Fike presented Cotton’s Purple Heart Medal to the Brig. Gen. Don F. Pratt Memorial Museum at Fort Campbell on Aug. 7, which is Purple Heart Day. That was nearly 27 years after Cotton died in Palm Beach, Fla., in 1985, and more than 68 years after he was wounded by enemy fire at Normandy on June 6, 1944, which was the reason he was awarded the medal.
Cotton was an artillery officer in the 101st, the executive officer of the 377th Parachute Field Artillery Battalion, when he was shot in the leg while jumping into France during the Dday invasion. He recovered from that wound, became an operations officer with the 7th Army in England and left the war in 1945, according to Fike’s research. Cotton retired as a lieutenant Colonel in October 1963.
Still, there are some unanswered questions about this Purple Heart. Who sent it to the U.S. Embassy in a plain envelope? Why did it turn up in England so many years after Cotton had returned to America? Where was it kept or hidden for decades?
“We may never know,” says Fike, who has tried to unravel similar mysteries on behalf of the Military Order of the Purple Heart.
Fike, who has a Purple Heart of his own, has spent a considerable amount of personal time and energy, as well as thousands of dollars, researching and reuniting Purple Hearts that have been lost or stolen or sold or discarded with the families of the deceased recipients. He has also presented Bronze Stars, a Distinguished Flying Cross and other medals to seven families of recipients.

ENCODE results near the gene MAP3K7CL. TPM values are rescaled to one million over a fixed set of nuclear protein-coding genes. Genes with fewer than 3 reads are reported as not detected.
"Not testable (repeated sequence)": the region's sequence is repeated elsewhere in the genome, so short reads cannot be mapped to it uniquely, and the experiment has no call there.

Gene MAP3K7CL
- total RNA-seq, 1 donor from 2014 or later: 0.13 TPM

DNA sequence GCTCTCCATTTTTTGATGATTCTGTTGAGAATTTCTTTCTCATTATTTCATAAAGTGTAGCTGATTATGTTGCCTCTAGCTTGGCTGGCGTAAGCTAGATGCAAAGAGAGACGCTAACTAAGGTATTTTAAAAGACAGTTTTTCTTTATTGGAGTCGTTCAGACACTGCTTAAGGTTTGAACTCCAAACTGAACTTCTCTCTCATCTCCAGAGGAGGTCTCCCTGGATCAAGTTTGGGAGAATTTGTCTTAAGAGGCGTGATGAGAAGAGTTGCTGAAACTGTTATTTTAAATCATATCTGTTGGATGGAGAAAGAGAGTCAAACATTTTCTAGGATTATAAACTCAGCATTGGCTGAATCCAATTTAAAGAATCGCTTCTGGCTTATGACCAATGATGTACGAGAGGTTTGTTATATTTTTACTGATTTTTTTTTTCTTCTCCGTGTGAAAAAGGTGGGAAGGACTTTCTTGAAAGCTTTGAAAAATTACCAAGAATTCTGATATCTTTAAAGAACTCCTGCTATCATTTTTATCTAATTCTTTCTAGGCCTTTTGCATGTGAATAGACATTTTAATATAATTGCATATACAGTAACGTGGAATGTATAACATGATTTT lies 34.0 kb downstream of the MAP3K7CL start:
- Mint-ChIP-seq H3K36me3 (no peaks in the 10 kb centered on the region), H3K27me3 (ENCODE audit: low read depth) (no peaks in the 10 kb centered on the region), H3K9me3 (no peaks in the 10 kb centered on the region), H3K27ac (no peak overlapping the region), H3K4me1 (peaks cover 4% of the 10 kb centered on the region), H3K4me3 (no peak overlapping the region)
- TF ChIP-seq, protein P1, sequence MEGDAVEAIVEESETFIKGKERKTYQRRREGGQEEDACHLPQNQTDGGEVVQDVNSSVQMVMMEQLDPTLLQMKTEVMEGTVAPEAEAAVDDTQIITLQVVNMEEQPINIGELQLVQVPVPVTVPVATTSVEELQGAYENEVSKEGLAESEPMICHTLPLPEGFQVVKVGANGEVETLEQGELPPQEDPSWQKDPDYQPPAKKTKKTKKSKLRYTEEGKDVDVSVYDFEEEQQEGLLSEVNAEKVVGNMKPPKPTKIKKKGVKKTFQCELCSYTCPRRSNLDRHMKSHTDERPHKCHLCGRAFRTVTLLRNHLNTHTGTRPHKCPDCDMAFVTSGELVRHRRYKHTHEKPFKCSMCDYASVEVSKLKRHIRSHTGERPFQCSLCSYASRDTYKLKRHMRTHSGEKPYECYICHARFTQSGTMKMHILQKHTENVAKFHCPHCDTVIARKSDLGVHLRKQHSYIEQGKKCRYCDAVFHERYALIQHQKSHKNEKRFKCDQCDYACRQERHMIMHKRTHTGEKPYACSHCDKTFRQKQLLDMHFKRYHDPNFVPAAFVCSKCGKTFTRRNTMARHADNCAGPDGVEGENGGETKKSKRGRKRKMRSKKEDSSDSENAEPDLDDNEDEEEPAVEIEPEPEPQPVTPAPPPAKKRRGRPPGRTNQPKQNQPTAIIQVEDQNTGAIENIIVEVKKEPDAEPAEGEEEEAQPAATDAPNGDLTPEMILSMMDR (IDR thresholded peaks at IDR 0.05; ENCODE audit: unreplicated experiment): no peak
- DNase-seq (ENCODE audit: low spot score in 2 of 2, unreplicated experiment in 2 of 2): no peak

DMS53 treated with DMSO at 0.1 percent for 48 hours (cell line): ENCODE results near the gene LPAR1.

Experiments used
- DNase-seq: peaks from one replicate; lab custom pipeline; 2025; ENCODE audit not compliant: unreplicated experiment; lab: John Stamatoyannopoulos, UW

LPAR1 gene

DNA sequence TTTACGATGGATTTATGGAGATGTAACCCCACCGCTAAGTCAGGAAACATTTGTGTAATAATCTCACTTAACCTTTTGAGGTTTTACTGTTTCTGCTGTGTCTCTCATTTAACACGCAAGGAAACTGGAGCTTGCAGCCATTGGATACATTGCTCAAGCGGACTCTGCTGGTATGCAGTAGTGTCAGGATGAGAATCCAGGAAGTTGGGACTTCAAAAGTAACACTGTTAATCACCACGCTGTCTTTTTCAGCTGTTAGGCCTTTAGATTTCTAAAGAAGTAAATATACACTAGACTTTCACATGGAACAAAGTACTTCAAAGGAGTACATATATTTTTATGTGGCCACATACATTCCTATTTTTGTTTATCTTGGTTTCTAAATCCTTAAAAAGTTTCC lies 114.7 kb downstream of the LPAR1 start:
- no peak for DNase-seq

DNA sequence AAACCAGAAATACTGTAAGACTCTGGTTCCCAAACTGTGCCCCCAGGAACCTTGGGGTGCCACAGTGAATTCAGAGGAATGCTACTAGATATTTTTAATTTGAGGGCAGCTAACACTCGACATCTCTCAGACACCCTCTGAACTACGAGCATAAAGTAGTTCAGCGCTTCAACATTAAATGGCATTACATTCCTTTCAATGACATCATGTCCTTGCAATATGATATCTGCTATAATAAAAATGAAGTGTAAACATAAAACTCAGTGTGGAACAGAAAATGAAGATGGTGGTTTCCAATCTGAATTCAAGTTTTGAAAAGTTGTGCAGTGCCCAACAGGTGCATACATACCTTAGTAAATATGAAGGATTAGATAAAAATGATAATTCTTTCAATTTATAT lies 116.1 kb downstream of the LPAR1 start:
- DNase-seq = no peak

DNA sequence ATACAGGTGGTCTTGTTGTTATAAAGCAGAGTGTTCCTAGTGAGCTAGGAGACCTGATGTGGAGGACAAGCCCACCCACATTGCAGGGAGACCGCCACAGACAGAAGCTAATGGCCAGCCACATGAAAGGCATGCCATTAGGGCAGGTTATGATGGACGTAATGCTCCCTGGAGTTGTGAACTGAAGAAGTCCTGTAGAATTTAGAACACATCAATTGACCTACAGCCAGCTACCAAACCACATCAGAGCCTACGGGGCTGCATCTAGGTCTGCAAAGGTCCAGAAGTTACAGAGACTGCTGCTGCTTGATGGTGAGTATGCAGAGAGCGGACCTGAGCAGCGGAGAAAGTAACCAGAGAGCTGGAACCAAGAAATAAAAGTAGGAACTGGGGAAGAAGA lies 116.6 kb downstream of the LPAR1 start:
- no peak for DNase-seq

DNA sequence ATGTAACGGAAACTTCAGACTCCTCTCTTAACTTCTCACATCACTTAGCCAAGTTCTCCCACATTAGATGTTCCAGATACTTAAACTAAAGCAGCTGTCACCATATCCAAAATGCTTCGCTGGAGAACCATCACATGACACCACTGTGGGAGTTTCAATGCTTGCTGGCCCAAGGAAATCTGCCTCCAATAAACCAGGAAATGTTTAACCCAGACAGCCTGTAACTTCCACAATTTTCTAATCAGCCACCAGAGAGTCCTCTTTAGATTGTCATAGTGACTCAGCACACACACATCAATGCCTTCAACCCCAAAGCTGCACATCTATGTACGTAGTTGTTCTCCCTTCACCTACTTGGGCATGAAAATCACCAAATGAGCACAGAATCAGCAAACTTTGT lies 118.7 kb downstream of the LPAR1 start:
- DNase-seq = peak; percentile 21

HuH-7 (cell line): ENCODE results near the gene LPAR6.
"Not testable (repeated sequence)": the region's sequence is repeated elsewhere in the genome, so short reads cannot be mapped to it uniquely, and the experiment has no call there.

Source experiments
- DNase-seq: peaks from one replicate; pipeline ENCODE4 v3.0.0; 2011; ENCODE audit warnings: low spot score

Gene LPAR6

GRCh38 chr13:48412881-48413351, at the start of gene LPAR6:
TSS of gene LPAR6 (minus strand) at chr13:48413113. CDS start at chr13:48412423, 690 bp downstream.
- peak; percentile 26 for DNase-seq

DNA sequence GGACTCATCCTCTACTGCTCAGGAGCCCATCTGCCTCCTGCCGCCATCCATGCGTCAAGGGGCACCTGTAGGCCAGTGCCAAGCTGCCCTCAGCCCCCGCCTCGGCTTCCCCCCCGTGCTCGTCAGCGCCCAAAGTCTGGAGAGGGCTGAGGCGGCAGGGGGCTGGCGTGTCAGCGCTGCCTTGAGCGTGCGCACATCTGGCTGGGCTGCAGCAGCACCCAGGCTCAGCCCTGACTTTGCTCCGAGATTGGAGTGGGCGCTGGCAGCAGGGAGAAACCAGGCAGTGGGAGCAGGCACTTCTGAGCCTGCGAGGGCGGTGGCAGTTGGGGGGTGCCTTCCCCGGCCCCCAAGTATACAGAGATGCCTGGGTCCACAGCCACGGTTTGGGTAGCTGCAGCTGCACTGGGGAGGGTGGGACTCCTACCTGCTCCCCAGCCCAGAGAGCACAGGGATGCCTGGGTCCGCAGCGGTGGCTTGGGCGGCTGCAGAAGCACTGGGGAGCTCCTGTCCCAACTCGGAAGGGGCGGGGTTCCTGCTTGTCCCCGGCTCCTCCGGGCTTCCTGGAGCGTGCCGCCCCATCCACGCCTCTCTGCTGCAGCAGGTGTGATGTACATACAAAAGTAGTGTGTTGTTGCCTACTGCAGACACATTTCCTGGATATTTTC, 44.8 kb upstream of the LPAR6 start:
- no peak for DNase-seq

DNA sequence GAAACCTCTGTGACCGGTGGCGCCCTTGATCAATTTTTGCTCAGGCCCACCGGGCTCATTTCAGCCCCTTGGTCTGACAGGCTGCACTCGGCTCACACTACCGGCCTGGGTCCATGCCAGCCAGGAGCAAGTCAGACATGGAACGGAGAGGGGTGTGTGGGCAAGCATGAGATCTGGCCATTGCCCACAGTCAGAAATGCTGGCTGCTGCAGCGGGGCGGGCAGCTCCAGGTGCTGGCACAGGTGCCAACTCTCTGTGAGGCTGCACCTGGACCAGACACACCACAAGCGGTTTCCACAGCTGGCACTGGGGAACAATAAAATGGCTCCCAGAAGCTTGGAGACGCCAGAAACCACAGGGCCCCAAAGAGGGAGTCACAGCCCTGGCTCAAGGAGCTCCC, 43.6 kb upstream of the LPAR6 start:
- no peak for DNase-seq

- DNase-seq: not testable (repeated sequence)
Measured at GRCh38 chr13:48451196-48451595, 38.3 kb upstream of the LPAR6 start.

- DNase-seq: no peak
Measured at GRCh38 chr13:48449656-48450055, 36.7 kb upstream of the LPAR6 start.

“If I can re-honor someone who has sacrificed so much for us, that makes me feel good,” Fike says. “This is not about Zac Fike. It is about doing the right thing for people who fought, bled and died for this country.”
Fike presented Cotton’s Purple Heart to the museum at Fort Campbell because he could not locate anyone closely related to Cotton.
“I couldn’t think of a better place to take that medal than to the 101st Airborne Division,” he says.
The Purple Heart has a special place in the American psyche. Although it is not this nation’s highest military award, it is highly regarded because so many people understand what it takes to get one—being wounded or killed by enemy action.